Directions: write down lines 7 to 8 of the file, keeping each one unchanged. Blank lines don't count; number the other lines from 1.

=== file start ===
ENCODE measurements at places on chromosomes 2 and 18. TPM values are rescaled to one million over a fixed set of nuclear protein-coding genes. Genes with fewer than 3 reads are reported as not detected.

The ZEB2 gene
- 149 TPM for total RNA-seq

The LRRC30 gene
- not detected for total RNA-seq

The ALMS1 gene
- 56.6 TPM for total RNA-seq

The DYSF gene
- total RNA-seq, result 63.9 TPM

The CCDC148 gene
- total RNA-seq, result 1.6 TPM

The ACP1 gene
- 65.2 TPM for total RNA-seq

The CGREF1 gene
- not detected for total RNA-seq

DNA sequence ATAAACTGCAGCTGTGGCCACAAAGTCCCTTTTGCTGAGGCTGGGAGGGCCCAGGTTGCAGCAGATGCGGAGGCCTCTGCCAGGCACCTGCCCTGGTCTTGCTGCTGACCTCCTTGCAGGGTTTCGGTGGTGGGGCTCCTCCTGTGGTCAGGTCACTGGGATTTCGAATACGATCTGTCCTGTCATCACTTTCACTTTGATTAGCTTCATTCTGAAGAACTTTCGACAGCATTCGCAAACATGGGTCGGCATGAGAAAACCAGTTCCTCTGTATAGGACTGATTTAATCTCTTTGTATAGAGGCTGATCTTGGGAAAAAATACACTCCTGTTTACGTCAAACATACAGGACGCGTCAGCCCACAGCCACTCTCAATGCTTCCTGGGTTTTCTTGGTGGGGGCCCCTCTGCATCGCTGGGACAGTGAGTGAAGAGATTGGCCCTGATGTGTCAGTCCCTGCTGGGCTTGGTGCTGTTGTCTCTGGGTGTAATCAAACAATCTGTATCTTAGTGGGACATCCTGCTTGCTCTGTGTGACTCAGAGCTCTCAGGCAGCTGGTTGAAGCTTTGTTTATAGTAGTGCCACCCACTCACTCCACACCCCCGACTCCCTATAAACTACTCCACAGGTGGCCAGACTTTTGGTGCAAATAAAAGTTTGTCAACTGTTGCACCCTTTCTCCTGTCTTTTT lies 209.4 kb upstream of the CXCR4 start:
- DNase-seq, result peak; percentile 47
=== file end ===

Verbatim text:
- 56.6 TPM for total RNA-seq

The DYSF gene